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High temperature acid leaching of Western Australian laterites

Tindall, Geoffrey Paul (1998) High temperature acid leaching of Western Australian laterites. PhD thesis, Murdoch University.

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High temperature acid leaching is the current process of choice for greenfields nickel laterite projects. Previous knowledge of the process is limited, with only one plant operating in Cuba. Extension of the process from tropical limonites to Western Australian laterites is new technology, and as such the behaviour of the differing minerals in tropical and arid laterites in the leach is examined.

Firstly, the mineralogy of a laterite from Honeymoon Well, in Western Australia was investigated, with nontronite, goethite, magnetite and lithiophorite found as key ore minerals. These four minerals hosted the nickel, whilst lithiophorite contained most of the cobalt.

The fundamentals of high temperature acid leaching of iron oxides was then examined using synthetic goethite as a model ore. It was found that goethite transforms to hematite by a dissolution-reprecipitation mechanism. The leaching rates were dependent on acid concentration, the slurry oxidation potential and cations in solution. Increasing the slurry Eh decreased the reaction rate. Additionally, it was found that acid increases leaching rates where the Eh is high, but decreases leaching rates where the Eh is low due to a change in the rate limiting step. Because the Eh of the slurry was controlled by the variation of minerals in the feed, the selective removal of the high Eh (lithiophorite) component of the ore was demonstrated using atmospheric leaching with S02. At high Eh goethite dissolution is rate limiting, at low Eh hematite precipitation is rate limiting. It was also found that in general background sulphate salts increase the transformation rates and trivalent cations decrease the transformation rate by adsorption processes.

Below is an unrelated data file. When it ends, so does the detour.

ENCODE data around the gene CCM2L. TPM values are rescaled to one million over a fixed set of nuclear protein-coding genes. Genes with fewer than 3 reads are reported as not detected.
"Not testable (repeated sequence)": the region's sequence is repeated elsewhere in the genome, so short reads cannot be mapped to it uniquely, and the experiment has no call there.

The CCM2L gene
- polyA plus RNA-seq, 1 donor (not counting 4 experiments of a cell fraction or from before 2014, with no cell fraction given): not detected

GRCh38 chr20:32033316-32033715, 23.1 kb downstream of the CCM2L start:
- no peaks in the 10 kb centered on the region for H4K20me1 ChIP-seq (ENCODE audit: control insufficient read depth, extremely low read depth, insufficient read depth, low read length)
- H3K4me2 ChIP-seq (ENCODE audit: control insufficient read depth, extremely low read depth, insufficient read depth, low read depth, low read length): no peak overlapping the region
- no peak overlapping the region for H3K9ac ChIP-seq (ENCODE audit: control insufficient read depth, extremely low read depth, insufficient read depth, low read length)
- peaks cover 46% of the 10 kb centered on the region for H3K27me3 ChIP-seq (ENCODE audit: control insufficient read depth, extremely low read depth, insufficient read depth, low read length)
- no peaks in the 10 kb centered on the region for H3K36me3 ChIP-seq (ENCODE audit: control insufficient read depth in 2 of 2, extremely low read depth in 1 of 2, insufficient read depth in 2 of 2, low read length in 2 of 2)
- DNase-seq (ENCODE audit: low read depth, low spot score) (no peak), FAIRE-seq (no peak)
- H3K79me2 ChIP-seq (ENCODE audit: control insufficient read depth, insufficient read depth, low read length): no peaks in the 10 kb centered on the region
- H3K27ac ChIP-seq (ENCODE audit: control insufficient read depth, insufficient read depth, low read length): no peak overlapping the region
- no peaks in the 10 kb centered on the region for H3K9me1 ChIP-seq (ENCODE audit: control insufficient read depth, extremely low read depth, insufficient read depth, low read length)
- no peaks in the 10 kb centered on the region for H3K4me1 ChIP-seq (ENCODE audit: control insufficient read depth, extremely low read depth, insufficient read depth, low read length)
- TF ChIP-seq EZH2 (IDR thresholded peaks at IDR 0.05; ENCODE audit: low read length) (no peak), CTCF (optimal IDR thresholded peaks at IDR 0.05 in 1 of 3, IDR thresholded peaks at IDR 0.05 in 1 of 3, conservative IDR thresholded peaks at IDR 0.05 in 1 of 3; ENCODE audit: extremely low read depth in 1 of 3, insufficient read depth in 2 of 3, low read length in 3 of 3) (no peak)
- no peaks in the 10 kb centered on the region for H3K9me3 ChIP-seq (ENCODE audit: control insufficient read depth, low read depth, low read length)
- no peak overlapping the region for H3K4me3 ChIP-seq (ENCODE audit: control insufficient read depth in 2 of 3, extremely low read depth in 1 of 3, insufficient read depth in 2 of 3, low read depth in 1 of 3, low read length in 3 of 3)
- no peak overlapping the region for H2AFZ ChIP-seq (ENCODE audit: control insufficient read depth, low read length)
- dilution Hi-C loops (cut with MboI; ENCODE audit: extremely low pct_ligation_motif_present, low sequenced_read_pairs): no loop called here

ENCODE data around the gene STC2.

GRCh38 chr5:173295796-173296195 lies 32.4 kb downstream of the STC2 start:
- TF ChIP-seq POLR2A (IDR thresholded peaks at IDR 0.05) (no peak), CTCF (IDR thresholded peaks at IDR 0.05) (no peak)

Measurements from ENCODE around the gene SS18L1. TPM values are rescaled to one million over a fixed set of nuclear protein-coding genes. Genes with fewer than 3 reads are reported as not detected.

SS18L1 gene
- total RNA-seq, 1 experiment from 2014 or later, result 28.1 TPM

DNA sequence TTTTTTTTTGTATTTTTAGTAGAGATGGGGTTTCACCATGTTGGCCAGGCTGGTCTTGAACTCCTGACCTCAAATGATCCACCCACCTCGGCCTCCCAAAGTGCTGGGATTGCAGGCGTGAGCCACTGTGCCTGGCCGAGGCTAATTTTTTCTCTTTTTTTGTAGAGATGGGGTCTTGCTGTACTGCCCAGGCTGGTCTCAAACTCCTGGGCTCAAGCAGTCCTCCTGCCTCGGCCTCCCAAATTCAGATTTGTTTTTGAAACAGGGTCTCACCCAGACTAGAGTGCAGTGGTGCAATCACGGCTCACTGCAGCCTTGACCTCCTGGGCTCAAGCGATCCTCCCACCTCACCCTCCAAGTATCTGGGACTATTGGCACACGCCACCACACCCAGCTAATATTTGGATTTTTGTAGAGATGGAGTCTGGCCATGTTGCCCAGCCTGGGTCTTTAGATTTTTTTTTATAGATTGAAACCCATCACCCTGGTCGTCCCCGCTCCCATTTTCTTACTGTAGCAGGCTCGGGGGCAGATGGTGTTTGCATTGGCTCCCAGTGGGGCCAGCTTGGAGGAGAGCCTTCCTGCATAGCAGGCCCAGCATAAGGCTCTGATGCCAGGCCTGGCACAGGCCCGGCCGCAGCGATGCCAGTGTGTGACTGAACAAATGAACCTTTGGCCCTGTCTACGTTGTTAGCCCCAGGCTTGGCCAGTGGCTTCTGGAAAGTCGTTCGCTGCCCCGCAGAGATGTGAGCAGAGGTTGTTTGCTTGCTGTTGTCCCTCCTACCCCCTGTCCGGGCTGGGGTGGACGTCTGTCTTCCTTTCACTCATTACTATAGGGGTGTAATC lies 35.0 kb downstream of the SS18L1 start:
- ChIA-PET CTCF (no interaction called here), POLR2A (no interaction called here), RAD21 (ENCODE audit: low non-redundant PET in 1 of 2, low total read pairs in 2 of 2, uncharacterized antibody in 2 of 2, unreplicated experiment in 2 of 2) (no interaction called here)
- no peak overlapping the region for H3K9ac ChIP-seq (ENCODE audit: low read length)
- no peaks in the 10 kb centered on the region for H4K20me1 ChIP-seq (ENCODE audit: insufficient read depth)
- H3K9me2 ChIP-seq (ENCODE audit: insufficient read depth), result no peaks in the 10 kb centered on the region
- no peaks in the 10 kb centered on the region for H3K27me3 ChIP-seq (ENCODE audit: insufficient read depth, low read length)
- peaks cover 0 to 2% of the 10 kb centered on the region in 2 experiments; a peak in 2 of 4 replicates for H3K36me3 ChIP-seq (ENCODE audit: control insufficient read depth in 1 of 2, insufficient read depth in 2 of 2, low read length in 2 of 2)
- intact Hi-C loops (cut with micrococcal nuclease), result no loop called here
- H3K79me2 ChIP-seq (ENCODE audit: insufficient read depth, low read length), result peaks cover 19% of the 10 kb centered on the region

Nontronite reacted more readily than iron oxides and was examined by a systematic systems analysis. Significantly for large scale operations the settling performance of the leached slurries was poor. When the settling rates of nontronite-goethite post-leach slurries were examined in detail, it was noted that this depended upon the silica content of the feed and surface charge of the particle. Settling performance was enhanced by altering the relative rates of nontronite and goethite transformation to allow silica to precipitate before transformation occurs. The residue particles were then covered by an iron oxide coating.

Finally the interaction of various solution species at high temperature to form precipitates and scale are reviewed.

Item Type: Thesis (PhD)
Murdoch Affiliation(s): Division of Science
Notes: Note to the author: If you would like to make your thesis openly available on Murdoch University Library's Research Repository, please contact: Thank you.
Supervisor(s): Muir, David
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